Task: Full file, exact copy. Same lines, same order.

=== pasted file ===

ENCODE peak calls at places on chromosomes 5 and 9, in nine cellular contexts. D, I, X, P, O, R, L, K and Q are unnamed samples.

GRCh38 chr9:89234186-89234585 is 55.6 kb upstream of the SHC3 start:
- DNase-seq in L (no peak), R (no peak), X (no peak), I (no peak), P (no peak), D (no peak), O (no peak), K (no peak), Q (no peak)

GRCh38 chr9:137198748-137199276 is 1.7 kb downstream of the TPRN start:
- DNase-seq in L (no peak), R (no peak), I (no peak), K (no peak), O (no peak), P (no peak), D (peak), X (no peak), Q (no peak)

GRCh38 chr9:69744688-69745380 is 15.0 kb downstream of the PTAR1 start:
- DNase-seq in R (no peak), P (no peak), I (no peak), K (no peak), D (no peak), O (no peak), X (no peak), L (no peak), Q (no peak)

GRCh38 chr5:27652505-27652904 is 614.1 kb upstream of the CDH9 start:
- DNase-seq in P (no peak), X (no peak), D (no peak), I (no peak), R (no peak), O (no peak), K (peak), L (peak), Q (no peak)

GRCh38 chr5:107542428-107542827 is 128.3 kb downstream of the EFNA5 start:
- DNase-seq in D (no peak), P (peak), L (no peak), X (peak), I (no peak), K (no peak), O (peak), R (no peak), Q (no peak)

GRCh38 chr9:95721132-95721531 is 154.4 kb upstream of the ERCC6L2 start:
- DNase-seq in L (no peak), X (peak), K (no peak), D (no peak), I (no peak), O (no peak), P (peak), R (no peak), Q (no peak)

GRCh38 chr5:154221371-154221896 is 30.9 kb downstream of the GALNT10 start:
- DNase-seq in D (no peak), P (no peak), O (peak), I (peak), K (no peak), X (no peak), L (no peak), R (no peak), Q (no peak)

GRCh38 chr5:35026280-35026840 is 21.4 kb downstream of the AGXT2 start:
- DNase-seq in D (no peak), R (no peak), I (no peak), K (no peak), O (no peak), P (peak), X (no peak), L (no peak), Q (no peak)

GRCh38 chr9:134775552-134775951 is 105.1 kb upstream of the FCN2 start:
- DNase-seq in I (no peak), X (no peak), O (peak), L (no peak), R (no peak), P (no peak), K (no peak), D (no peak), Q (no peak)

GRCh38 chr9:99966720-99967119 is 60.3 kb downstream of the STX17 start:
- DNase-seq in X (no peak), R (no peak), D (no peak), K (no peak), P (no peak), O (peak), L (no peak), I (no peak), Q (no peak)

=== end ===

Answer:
ENCODE peak calls at places on chromosomes 5 and 9, in nine cellular contexts. D, I, X, P, O, R, L, K and Q are unnamed samples.

GRCh38 chr9:89234186-89234585 is 55.6 kb upstream of the SHC3 start:
- DNase-seq in L (no peak), R (no peak), X (no peak), I (no peak), P (no peak), D (no peak), O (no peak), K (no peak), Q (no peak)

GRCh38 chr9:137198748-137199276 is 1.7 kb downstream of the TPRN start:
- DNase-seq in L (no peak), R (no peak), I (no peak), K (no peak), O (no peak), P (no peak), D (peak), X (no peak), Q (no peak)

GRCh38 chr9:69744688-69745380 is 15.0 kb downstream of the PTAR1 start:
- DNase-seq in R (no peak), P (no peak), I (no peak), K (no peak), D (no peak), O (no peak), X (no peak), L (no peak), Q (no peak)

GRCh38 chr5:27652505-27652904 is 614.1 kb upstream of the CDH9 start:
- DNase-seq in P (no peak), X (no peak), D (no peak), I (no peak), R (no peak), O (no peak), K (peak), L (peak), Q (no peak)

GRCh38 chr5:107542428-107542827 is 128.3 kb downstream of the EFNA5 start:
- DNase-seq in D (no peak), P (peak), L (no peak), X (peak), I (no peak), K (no peak), O (peak), R (no peak), Q (no peak)

GRCh38 chr9:95721132-95721531 is 154.4 kb upstream of the ERCC6L2 start:
- DNase-seq in L (no peak), X (peak), K (no peak), D (no peak), I (no peak), O (no peak), P (peak), R (no peak), Q (no peak)

GRCh38 chr5:154221371-154221896 is 30.9 kb downstream of the GALNT10 start:
- DNase-seq in D (no peak), P (no peak), O (peak), I (peak), K (no peak), X (no peak), L (no peak), R (no peak), Q (no peak)

GRCh38 chr5:35026280-35026840 is 21.4 kb downstream of the AGXT2 start:
- DNase-seq in D (no peak), R (no peak), I (no peak), K (no peak), O (no peak), P (peak), X (no peak), L (no peak), Q (no peak)

GRCh38 chr9:134775552-134775951 is 105.1 kb upstream of the FCN2 start:
- DNase-seq in I (no peak), X (no peak), O (peak), L (no peak), R (no peak), P (no peak), K (no peak), D (no peak), Q (no peak)

GRCh38 chr9:99966720-99967119 is 60.3 kb downstream of the STX17 start:
- DNase-seq in X (no peak), R (no peak), D (no peak), K (no peak), P (no peak), O (peak), L (no peak), I (no peak), Q (no peak)